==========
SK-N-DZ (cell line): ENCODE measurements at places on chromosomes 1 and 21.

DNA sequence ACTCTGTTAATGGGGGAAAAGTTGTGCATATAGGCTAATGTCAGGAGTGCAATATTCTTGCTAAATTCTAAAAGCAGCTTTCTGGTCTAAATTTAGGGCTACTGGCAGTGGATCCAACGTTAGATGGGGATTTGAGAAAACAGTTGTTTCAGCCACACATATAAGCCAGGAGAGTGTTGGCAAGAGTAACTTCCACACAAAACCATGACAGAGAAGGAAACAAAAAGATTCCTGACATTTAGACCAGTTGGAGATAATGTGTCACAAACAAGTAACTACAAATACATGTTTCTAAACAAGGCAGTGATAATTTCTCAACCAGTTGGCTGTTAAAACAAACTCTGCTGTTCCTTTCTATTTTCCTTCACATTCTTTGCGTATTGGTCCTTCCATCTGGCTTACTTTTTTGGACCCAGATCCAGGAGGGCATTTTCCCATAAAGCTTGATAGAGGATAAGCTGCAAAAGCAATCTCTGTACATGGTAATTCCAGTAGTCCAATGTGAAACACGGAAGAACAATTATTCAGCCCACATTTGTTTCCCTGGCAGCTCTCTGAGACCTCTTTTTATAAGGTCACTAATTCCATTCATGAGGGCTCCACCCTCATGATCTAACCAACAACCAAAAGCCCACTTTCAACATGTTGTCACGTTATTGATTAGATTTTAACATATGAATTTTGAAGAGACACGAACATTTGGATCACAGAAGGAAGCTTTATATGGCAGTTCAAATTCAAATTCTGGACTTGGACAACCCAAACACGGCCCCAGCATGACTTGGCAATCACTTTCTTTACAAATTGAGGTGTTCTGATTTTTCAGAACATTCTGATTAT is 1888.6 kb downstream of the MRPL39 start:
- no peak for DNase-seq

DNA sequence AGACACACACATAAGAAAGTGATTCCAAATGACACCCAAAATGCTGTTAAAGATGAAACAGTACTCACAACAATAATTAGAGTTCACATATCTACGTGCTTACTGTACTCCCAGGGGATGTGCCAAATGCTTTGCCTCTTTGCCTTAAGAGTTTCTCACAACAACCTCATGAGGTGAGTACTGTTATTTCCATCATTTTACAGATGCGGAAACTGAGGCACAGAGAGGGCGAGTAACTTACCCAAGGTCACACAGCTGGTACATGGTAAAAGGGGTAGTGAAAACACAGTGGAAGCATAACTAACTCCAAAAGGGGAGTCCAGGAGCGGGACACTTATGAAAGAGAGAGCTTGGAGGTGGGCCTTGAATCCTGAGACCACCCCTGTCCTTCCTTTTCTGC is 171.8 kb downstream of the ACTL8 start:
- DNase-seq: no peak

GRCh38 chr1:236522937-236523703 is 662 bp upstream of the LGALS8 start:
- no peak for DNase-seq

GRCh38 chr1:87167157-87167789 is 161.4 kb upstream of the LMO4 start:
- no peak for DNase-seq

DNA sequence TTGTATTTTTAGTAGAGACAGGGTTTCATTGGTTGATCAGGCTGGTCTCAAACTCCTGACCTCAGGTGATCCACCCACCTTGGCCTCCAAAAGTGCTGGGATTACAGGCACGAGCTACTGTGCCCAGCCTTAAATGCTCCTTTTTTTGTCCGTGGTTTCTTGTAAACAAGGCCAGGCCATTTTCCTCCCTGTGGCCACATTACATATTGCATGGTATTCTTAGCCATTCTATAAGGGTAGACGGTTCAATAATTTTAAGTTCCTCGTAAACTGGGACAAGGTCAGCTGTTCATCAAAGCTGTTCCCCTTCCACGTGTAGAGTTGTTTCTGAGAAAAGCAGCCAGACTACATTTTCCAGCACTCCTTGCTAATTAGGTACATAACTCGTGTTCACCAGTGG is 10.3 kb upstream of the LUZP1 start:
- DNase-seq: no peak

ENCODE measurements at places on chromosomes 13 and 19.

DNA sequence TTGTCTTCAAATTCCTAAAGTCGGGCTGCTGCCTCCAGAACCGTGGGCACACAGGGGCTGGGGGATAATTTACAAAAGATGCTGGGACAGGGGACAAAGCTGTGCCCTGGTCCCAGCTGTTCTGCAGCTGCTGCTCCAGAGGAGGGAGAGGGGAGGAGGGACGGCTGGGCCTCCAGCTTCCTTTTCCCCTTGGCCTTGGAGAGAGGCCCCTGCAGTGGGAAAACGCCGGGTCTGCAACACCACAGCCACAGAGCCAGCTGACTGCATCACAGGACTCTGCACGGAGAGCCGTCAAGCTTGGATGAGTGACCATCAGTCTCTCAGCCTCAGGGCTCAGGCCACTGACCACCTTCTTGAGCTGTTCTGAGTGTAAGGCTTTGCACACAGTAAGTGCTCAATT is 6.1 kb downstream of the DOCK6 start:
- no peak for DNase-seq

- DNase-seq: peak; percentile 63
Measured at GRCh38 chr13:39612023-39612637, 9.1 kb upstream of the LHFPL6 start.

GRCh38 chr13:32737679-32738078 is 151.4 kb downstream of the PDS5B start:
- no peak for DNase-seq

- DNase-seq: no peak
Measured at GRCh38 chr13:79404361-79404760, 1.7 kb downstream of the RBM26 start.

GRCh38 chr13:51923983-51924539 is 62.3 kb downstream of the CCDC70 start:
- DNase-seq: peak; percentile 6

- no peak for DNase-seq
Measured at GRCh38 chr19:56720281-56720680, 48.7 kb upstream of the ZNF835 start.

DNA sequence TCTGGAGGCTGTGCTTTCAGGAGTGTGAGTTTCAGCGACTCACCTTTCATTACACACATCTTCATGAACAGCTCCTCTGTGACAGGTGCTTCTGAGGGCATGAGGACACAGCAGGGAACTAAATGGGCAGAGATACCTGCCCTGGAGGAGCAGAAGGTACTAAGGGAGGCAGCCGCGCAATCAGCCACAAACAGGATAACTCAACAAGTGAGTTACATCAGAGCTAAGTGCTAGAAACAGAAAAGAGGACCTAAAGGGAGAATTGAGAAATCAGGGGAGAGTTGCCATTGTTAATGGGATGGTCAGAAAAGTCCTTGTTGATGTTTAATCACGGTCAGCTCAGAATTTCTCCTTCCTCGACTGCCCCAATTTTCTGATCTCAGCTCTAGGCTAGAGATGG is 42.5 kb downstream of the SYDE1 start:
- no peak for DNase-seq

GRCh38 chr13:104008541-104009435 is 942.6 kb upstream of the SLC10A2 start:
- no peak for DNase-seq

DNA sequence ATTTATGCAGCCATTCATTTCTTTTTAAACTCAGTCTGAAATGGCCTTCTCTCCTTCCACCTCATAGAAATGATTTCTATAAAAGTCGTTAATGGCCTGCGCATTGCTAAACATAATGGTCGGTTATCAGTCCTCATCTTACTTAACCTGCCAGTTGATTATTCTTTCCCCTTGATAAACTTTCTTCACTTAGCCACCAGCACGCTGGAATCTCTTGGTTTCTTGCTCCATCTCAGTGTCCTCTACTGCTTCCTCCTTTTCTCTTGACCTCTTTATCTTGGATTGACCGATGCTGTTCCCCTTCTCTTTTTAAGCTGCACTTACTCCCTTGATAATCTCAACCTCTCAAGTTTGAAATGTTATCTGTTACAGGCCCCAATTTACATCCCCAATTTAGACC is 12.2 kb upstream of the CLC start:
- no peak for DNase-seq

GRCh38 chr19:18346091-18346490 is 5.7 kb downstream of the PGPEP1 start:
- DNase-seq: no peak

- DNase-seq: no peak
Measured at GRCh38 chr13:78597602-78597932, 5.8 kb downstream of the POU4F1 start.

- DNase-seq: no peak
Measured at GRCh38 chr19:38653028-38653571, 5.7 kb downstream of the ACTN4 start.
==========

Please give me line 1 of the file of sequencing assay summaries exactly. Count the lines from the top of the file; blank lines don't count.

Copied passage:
SK-N-DZ (cell line): ENCODE measurements at places on chromosomes 1 and 21.